Sunday, 7 September 2014

A High School Senior’s Perspective on the Teacher Job Action

A High School Senior’s Perspective on the Teacher Job Action

By: Farrah Khoo, 3rd Year Queen’s Bachelor of Commerce Candidate

Recently, many students have been affected by the teacher job action, and although I cannot comment on the situation of the teachers or the government, I can only tell a story of the strike from my perspective: as a student. Unfortunately, my peers and I were caught in the middle of teacher job action in 2012, which was my final year in high school.  Although the year was definitely a struggle, my peers and I managed to pull through with the help of administrative staff and by taking our own initiative to lead.

One day in summer preceding my Grade 12 year, I received a phone call from my vice principal. She was desperately calling me and many other students who were very involved with extra-curricular activities at school to help out with Grade 8 day and with homerooms during the first week of school in order to get organized. Unfortunately, the teachers were only allowed to do minimal work, and so me and a few other students had to take the initiative to help with organizational tasks outside of school hours.  The first day of school was hectic and busy but together us high school seniors banded together and managed to run the show with the teachers by our side during regular school hours.

Throughout the rest of the year, our struggles continued. The teachers moved into their different phases of their strike action, slowly stripping away their involvement in after-school activities, and eventually, being unable to stay later to help students with homework and answer questions. They did not talk much about it with us students, but despite our anger, we could do nothing about it except help ourselves. None of my peers wanted to sacrifice their school dances, sports teams or student council. Most definitely, the high school seniors did not want to miss out on a grad dinner dance, and other grad activities. At first, we really struggled to find out what to do. Our teachers, who we use to turn to for help and to sponsor our activities, suddenly could not participate or help even if they wanted to. We turned to administrative staff like our principals and vice principals, but they could only handle so many clubs and events. Eventually we began reaching out to parents to help chaperone school dances, and to meet with us weekly to run events such as dry-grad. Moreover, we desperately begged alumni to come back and coach teams, which they gladly did.

For me, my biggest stress came from my grades. I was working hard on my own to make it into the commerce program at Queen’s University, but I had no grades to send in to universities across the country until the very last minute. The hardest part about my Grade 12 year with the job action was blindly trying to calculate my grades. My teachers did mark my papers and I was able to vaguely calculate my expected grade, but unfortunately it was hard to track my progress and gauge how much harder I needed to work in order to make it into the program.  It was hard to judge if I could ease off from studying a subject and allocate my time to look into scholarships and applications. My peers, who also chose to attend university after high school, were also very unhappy about the situation. Luckily, institutions across the country understood what was happening to us in BC and made exceptions since we could not meet the grade deadlines. On top of that, I could not direct my questions to my teachers all the time because they were not supposed to answer questions after school hours. This was not as big of an issue, though, because most students managed to work around this by asking teachers during class or conversing with peers during spare blocks.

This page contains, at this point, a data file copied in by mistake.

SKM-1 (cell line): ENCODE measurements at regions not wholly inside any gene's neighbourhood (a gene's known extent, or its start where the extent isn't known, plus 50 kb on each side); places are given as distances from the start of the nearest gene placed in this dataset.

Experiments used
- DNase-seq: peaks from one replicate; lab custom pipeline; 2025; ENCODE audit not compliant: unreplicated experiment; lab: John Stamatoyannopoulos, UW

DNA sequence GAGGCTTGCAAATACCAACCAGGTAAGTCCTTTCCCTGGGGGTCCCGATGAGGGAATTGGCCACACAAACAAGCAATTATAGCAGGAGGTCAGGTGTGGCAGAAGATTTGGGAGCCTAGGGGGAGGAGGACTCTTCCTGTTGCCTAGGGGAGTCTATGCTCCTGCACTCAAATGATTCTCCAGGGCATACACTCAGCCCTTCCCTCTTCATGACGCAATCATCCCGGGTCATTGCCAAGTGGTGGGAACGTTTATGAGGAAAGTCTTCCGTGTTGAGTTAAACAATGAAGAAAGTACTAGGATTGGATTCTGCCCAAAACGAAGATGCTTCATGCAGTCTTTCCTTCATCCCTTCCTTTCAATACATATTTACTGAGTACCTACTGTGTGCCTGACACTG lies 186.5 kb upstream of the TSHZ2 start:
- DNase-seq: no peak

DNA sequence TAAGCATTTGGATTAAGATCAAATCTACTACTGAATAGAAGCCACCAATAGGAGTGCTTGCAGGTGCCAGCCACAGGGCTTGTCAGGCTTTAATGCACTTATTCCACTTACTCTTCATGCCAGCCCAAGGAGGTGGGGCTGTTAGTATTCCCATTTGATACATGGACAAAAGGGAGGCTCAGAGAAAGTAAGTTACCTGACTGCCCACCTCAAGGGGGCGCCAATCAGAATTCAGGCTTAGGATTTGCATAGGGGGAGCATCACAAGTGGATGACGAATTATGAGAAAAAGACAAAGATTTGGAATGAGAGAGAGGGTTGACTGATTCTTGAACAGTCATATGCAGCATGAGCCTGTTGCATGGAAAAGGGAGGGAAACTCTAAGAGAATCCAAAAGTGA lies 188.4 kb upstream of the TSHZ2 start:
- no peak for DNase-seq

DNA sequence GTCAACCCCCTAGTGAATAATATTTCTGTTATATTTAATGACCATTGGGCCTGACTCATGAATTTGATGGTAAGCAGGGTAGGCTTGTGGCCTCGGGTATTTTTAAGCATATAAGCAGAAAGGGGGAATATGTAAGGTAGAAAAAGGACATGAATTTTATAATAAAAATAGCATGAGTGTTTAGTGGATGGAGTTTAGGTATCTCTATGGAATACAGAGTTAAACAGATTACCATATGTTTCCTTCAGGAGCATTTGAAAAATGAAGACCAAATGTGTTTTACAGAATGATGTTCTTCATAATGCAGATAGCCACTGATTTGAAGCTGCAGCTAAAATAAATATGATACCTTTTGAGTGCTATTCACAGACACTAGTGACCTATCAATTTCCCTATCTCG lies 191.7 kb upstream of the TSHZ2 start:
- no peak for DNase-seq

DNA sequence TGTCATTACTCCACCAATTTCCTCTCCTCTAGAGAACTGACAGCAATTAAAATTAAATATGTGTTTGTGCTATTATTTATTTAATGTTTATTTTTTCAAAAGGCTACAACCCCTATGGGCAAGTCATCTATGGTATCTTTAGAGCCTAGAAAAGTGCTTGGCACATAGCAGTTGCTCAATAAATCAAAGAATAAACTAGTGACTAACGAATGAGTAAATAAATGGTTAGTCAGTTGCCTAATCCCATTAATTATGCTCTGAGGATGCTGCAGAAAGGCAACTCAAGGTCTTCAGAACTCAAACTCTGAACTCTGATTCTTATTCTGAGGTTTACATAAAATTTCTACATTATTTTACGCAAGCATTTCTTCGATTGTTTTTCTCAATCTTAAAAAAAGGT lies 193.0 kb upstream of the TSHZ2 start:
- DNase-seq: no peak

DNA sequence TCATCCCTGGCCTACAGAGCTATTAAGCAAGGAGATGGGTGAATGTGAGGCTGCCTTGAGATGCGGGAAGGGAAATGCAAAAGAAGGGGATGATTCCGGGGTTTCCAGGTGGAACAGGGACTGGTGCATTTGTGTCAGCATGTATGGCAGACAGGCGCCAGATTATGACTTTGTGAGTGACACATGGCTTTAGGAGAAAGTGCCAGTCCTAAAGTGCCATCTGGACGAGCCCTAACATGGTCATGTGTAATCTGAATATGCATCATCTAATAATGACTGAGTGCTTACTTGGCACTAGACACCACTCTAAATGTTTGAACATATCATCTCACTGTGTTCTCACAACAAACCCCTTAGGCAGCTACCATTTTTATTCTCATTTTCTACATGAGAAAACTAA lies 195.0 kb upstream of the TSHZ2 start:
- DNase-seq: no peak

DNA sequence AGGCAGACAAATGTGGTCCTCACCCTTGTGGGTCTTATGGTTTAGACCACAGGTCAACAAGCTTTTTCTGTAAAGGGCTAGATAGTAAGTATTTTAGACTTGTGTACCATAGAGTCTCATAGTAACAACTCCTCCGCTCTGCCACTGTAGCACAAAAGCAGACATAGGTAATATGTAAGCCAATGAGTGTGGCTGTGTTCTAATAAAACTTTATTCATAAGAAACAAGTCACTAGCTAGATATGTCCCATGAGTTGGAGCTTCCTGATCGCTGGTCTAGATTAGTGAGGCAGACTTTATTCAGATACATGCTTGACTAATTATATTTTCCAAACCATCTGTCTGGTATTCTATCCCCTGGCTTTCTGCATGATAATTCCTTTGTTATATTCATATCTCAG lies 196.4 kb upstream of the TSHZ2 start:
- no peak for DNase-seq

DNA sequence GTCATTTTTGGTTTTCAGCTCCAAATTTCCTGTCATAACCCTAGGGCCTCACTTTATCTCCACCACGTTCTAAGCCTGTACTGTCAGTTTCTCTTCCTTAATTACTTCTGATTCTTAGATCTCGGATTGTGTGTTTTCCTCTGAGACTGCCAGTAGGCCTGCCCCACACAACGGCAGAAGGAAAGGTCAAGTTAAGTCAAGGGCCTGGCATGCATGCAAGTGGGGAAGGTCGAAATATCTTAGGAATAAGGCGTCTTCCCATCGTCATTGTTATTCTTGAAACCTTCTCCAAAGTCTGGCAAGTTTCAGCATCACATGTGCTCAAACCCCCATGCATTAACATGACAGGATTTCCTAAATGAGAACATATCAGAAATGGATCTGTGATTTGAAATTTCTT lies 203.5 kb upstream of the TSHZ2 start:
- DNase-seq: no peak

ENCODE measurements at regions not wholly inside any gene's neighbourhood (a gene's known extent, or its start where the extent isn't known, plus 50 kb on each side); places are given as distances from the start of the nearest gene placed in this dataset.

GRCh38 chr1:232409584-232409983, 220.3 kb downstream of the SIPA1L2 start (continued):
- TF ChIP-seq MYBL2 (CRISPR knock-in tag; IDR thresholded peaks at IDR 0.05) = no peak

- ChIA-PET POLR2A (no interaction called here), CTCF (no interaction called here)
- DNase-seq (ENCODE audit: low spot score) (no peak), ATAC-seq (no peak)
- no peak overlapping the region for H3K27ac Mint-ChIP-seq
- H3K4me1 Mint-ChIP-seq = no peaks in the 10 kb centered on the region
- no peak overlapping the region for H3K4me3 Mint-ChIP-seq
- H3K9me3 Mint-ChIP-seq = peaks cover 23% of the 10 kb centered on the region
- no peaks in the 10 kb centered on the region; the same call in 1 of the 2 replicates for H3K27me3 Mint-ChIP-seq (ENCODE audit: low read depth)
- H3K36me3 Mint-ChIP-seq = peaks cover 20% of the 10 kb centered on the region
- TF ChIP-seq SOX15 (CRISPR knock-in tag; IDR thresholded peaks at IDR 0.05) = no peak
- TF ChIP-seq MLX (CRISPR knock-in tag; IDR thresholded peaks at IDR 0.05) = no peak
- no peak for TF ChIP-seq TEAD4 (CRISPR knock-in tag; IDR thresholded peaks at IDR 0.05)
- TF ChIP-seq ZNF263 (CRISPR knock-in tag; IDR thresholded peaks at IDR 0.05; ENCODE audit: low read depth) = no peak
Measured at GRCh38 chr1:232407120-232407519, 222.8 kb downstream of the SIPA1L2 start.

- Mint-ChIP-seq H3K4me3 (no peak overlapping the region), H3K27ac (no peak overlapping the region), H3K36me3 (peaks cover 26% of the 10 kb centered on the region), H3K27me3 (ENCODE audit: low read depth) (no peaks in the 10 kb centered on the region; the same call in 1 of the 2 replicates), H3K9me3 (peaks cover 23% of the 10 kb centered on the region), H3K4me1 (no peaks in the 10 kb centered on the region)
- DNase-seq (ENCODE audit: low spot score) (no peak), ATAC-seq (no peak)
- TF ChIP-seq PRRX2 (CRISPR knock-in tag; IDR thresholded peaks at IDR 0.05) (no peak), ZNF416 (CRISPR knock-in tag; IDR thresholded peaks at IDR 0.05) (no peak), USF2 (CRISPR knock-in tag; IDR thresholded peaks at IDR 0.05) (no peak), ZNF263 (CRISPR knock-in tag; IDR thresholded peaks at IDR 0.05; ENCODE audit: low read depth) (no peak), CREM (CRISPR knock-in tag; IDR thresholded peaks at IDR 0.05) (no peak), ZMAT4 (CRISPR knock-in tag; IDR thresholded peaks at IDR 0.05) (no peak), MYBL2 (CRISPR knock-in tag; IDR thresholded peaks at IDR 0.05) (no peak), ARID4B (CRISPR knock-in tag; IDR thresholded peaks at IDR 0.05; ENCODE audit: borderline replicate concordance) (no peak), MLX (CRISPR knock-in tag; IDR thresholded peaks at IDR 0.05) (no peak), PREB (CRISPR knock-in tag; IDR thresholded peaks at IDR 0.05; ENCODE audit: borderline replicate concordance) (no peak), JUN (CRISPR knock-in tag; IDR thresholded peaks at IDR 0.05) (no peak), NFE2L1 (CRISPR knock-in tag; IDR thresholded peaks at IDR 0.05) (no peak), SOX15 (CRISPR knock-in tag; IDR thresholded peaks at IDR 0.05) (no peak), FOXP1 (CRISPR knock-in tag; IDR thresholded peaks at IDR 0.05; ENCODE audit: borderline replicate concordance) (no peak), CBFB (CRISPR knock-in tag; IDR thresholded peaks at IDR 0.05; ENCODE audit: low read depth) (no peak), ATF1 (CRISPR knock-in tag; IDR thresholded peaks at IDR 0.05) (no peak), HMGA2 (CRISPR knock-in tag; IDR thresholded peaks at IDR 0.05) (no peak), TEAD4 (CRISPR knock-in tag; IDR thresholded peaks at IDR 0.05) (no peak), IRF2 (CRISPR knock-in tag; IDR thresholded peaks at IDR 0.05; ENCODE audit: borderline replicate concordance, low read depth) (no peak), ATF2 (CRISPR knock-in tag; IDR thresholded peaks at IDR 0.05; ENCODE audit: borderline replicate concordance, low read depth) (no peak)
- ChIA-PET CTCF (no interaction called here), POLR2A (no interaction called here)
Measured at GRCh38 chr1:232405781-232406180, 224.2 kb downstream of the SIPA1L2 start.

From my experience and from hearing the perspectives of my fellow peers during my Grade 12 year, the teacher job action was a huge setback. From our understanding, it was not that our teachers did not care about us, but it was what their union had decided, and we were caught in the middle of a fight. While most students were greatly disappointed about how limited teacher’s involvement in after-school help, grades, and extra-curricular activities, I like to think about how my peers and I had to really work hard to truly run our own school and take the initiative to get outside help. Despite the teacher strike, the greatest lesson I learned from this strike situation is that a group of people can really rally to demonstrate great teamwork. We had to help each other. My Grade 12 year started out uncertain, but my peers and I completed each task and eventually graduated much closer and friendlier than before, simply because we had learned to work so well together.

No comments:

Post a Comment